-Install postfix, try enabling tls support

-Install named, enable dnssec, build a small network at home..

These are just suggestions. As you try to setup them, google for manuals, ideas, etc.

-Learn scripting( bash and perl at least) to automate your work. All good admins know how to automate their tasks

  • Thanks for the help, but these are pretty obvious and I do indeed have some experience with the actual installation of most of these Jun 1, 2009 at 17:38

I hate to say it, but you might be overestimating your knowledge.

I've found in the enterprise that each environment has pretty strict rules on what is used, how each server is configured etc.

I initially learnt by setting up all sorts of servers, etc in my own time, but rapidly found that gave too much freedom. Enterprise environments are configured to minimise damage, more than they are to implement interesting or useful features. Administration at a higher level is about providing a known, defined solution to a business requirement that is exact in its scope. At a lower level it is about implementing it, which is frequently closer to what you'd expect to be monkey work, as everything should be predefined.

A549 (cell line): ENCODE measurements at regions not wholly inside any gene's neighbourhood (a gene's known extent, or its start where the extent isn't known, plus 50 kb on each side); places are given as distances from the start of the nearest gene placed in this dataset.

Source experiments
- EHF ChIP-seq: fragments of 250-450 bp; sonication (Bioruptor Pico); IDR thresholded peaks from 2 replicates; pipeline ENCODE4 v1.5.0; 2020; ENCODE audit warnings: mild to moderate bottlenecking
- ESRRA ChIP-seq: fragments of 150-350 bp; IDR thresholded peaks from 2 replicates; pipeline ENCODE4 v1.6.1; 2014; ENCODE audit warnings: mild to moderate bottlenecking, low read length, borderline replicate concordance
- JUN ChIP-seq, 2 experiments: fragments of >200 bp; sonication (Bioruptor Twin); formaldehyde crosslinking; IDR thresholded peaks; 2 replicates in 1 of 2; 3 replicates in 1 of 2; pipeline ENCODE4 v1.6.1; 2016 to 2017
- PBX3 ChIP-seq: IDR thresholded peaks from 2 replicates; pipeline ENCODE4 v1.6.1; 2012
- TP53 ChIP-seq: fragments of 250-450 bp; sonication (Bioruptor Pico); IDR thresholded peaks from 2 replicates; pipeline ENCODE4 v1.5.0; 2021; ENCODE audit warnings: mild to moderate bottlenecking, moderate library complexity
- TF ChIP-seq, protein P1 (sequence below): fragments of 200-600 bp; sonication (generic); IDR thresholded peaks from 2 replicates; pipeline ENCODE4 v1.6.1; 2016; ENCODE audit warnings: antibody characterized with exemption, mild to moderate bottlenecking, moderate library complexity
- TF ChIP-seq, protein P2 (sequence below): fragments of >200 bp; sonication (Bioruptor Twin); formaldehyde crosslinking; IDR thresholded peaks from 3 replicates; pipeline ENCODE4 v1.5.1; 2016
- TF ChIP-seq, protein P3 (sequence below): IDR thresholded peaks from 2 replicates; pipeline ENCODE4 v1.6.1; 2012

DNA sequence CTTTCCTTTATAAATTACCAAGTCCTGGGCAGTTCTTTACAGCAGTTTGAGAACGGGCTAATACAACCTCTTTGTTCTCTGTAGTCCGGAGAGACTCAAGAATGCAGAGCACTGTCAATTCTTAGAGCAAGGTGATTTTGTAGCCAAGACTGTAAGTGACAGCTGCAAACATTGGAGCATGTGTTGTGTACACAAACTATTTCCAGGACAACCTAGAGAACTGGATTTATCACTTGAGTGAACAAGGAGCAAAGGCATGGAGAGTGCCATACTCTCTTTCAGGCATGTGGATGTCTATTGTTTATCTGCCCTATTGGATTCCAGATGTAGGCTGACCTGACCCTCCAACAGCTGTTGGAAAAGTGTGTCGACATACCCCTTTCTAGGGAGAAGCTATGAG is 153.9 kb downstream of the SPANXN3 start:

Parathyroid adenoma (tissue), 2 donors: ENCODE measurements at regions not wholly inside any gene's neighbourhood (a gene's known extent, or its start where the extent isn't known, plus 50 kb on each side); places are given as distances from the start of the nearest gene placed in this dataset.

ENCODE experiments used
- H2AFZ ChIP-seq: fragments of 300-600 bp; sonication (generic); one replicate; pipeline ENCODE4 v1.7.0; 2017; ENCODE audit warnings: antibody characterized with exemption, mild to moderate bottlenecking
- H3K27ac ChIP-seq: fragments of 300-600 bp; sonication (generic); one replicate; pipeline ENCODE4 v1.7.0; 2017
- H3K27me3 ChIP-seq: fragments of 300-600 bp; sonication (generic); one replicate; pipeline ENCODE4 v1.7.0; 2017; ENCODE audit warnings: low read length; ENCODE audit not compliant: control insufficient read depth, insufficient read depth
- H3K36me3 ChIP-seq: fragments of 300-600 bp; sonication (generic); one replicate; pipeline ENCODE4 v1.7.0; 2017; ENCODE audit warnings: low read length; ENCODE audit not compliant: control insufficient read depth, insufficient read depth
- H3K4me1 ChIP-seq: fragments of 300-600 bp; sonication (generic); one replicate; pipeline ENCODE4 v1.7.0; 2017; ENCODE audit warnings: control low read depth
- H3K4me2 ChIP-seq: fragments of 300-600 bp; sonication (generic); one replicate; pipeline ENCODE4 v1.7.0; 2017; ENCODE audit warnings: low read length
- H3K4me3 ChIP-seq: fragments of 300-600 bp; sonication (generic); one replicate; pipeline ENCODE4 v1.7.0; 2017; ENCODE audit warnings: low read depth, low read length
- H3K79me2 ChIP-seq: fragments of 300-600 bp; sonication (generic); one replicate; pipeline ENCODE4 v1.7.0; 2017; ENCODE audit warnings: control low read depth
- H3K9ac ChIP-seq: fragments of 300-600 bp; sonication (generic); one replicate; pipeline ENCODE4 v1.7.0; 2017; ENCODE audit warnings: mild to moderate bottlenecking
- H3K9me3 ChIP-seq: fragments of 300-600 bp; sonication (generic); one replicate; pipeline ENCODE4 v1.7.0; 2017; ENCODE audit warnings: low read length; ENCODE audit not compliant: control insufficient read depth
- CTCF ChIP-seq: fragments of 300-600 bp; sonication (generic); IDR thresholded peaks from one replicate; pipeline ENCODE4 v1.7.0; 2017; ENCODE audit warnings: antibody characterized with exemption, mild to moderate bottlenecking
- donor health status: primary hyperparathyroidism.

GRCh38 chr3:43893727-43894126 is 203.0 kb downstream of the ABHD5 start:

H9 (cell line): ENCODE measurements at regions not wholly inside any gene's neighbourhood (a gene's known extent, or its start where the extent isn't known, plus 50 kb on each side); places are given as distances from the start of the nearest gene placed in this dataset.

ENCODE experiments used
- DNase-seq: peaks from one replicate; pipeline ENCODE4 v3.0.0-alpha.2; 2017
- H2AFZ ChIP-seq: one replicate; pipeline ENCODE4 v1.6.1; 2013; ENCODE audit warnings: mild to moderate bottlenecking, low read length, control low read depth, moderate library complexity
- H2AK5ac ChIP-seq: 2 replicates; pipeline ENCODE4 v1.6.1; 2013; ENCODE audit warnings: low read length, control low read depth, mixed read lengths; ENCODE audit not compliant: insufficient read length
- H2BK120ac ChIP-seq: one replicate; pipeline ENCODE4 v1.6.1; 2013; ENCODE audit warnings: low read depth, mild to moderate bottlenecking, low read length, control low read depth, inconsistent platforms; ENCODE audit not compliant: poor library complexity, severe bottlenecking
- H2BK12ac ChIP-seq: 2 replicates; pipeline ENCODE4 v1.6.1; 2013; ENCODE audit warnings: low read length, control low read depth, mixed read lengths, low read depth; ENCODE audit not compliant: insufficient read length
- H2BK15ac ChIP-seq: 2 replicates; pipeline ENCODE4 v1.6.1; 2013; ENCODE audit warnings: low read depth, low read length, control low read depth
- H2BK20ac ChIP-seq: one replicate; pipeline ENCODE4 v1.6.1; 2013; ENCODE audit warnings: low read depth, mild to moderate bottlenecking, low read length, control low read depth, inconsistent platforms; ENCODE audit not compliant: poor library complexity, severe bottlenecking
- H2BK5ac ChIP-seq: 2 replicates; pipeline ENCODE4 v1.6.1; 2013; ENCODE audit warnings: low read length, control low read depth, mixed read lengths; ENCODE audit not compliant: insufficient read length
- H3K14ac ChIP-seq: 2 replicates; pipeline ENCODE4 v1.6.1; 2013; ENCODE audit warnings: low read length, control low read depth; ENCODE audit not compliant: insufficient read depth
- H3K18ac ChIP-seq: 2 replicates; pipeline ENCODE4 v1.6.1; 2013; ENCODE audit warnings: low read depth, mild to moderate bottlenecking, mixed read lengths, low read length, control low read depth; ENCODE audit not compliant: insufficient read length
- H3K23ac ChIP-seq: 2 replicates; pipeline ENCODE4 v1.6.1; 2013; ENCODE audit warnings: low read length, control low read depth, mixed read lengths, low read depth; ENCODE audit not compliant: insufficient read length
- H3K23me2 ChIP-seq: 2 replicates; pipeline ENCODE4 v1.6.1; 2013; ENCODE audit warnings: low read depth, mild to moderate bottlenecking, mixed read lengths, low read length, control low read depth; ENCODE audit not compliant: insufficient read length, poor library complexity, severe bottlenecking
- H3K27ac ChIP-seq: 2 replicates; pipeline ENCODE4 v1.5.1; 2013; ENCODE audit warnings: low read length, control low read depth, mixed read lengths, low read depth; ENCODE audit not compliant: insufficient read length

As useful as it is to get to know your way around a distro at home, you'll want to proper time in a proper environment. See if you can find a local LUG where you can talk to senior professionals and learn. Find out about their environments, procedures, etc.

Personally, I've found that being able to get apache running really isn't worth much, as it just isn't that hard. The key is in scoping the installation to the requirement, and getting the service exactly as necessary, with no more and no less in place.

Renaud's suggestions above are excellent learning points too, I just think that knowing the functionality is just a small part of the puzzle, and understanding the business drivers is much more important.